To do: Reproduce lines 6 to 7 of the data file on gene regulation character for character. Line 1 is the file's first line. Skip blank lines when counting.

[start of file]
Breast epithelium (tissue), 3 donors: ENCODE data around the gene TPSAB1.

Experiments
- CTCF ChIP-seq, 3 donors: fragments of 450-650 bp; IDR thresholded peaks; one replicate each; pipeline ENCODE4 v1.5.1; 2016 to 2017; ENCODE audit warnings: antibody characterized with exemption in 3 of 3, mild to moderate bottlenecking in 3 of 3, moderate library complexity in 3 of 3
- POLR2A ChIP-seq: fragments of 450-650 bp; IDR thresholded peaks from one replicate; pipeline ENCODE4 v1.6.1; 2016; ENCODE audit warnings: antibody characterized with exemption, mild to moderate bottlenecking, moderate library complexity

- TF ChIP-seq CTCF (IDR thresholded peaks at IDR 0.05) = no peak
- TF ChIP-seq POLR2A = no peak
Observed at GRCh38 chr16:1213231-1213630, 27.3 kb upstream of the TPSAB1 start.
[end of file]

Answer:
- TF ChIP-seq POLR2A = no peak
Observed at GRCh38 chr16:1213231-1213630, 27.3 kb upstream of the TPSAB1 start.